A long-distance relationship for five Alabaster women

Published 12:00 am Tuesday, February 28, 2006

You can&8217;t be part of their group unless you can run 15 miles – on your first run.

A tough standard considering this group is made up of five women who double as baseball moms, wives, sisters and friends.

Alabaster residents Angela Talbert, Paige Ashmead, Kerri Pate and Stephanie and Misty Johnson have been running as a group for a couple years now.

Just a few weeks ago they completed their third marathon, Birmingham&8217;s own Mercedes Marathon, and are now preparing to focus on their next challenge – the Chicago Marathon.

Misty and Kerri began running together in 1998, welcoming the other three as pregnancies and busy schedules demanded more running partners.

&8220;We don&8217;t claim to be fast,&8221; Pate said. &8220;But we can sure run a long way.&8221;

A long way usually measures 26.1 miles, the standard marathon distance. The group runs together five times a week and averages anywhere from five to 10 miles each outing. On the weekends they up the length, running 15-20 miles at a time while training for their next marathon.

With a combined 12 kids between them, the five women have to scramble between baseball practice and bedtimes to get in their miles each week. The group admits that finding time to run can be a challenge.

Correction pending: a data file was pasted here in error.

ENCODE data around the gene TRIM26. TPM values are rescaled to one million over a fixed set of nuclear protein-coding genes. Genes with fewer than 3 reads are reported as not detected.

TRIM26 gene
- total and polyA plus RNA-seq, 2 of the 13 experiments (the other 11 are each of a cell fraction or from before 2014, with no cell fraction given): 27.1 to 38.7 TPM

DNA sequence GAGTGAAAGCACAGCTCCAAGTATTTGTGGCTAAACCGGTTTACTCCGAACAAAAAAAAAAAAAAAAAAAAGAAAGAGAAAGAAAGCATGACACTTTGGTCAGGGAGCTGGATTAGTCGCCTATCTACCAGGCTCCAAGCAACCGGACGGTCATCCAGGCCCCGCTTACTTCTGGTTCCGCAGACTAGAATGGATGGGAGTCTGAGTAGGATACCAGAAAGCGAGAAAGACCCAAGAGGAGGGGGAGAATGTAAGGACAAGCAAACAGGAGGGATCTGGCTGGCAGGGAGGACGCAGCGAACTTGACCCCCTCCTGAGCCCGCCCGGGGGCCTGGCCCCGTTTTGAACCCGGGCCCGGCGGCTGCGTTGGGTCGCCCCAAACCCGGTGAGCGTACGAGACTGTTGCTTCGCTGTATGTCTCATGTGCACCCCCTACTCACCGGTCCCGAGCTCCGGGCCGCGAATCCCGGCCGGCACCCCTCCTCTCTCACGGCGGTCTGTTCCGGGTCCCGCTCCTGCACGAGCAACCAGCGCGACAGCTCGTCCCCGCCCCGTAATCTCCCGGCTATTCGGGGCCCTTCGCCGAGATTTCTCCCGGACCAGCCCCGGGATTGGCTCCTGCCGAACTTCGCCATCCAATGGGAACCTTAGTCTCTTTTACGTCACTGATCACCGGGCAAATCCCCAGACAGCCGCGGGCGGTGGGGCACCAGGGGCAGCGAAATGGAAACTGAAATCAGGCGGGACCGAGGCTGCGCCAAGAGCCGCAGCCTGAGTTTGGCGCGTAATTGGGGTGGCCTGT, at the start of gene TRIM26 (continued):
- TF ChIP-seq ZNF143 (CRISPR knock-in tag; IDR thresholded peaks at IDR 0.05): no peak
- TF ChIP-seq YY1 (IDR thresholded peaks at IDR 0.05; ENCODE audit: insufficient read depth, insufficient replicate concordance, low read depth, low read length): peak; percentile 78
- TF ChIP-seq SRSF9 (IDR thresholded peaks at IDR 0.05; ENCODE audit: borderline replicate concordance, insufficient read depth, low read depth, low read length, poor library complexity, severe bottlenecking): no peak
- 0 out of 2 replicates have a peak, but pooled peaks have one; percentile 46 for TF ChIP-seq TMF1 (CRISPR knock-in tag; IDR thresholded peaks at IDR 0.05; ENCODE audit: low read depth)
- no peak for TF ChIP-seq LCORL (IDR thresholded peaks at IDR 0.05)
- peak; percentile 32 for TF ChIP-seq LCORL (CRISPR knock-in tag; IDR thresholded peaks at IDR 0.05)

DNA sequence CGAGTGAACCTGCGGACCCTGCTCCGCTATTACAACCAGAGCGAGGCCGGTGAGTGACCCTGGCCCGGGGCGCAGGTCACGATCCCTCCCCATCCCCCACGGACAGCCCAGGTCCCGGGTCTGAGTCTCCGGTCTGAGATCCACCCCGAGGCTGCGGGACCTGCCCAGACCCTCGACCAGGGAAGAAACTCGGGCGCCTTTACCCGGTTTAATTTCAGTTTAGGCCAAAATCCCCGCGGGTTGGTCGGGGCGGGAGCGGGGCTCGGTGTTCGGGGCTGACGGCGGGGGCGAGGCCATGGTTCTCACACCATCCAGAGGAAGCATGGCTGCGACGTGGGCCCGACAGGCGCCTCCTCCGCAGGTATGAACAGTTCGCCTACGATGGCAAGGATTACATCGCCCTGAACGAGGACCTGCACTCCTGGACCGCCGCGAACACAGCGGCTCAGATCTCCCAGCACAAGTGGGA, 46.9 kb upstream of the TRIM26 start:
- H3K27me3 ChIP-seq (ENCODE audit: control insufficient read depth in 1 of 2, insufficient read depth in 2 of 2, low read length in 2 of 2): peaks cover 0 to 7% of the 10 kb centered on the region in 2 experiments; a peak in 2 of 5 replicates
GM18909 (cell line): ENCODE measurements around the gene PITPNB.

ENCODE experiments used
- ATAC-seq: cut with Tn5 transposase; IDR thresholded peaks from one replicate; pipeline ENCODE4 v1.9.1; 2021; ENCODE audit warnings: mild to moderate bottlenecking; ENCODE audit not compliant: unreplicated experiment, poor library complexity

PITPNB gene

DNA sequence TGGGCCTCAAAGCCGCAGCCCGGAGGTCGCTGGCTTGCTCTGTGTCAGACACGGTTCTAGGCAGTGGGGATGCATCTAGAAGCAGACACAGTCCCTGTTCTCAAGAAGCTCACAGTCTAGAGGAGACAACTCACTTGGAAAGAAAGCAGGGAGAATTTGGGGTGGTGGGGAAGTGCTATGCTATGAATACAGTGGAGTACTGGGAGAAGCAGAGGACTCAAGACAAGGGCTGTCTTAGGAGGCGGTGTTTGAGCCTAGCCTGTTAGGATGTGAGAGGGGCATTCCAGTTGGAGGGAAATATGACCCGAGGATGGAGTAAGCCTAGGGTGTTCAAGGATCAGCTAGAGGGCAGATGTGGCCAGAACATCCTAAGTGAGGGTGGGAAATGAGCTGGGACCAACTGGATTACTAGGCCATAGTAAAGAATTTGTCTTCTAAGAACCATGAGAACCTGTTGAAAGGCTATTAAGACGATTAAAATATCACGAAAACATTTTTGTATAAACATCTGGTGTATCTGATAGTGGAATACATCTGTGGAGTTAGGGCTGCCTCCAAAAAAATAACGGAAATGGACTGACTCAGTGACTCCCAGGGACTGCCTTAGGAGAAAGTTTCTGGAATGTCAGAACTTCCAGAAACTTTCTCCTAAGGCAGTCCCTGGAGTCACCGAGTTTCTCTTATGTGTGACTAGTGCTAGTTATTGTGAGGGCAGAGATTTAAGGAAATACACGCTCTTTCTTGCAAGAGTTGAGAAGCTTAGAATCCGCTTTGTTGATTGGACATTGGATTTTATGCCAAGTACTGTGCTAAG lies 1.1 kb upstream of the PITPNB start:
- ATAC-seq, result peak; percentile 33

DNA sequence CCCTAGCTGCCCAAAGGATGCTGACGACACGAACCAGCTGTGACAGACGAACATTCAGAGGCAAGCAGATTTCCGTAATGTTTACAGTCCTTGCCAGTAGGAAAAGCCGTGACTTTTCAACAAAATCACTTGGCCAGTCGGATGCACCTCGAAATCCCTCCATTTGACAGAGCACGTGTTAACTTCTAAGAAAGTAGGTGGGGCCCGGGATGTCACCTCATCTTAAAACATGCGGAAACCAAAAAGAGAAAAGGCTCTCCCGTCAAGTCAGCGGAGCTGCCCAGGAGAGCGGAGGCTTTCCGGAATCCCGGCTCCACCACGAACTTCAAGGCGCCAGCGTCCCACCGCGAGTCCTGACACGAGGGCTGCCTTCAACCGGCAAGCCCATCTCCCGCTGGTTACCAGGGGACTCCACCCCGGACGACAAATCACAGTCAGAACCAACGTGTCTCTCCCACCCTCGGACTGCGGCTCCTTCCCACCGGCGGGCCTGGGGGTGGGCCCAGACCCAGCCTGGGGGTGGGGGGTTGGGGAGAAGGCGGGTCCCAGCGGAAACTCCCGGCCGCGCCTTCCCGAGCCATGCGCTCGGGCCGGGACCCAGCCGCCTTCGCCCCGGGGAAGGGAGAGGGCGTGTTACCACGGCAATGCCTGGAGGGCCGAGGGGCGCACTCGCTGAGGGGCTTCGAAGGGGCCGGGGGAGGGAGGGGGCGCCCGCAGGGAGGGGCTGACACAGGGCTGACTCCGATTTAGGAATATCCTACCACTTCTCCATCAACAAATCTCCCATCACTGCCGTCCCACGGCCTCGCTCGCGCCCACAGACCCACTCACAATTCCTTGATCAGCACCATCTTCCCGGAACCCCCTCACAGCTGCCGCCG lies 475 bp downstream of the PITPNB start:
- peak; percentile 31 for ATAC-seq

&8220;It really has to be strategically planned,&8221; Ashmead said. &8220;Every kid has something to do it seems like all the time.&8221;

The women meet to run whenever they can find that open moment, which usually occurs around nine in the evening or four in the morning.

Their running &8220;portfolio&8221; includes two Mercedes marathons and one Memphis marathon. Training for the first run took the group over 24 weeks, Ashmead said. Since then its gotten a lot easier for them.

&8220;We definitely want to improve our times,&8221; Pate said. &8220;We&8217;re always looking to run better.&8221;

Even with over 78 miles of racing behind them, the group will tell you that they&8217;re a long way from hanging up their shoes.

&8220;We say that every runner has a last step,&8221; Ashmead said. &8220;We just haven&8217;t gotten there yet.&8221;

The group will begin training for the Chicago Marathon in July, with the race scheduled for October 22.

Running together is about more than just finishing races they admit.

&8220;We love to talk with each other,&8221; Pate said. &8220;This is definitely something that spreads over into every part of our lives. When we look back we can say &8216;I finished that race, so I can do this.&8217;&8221;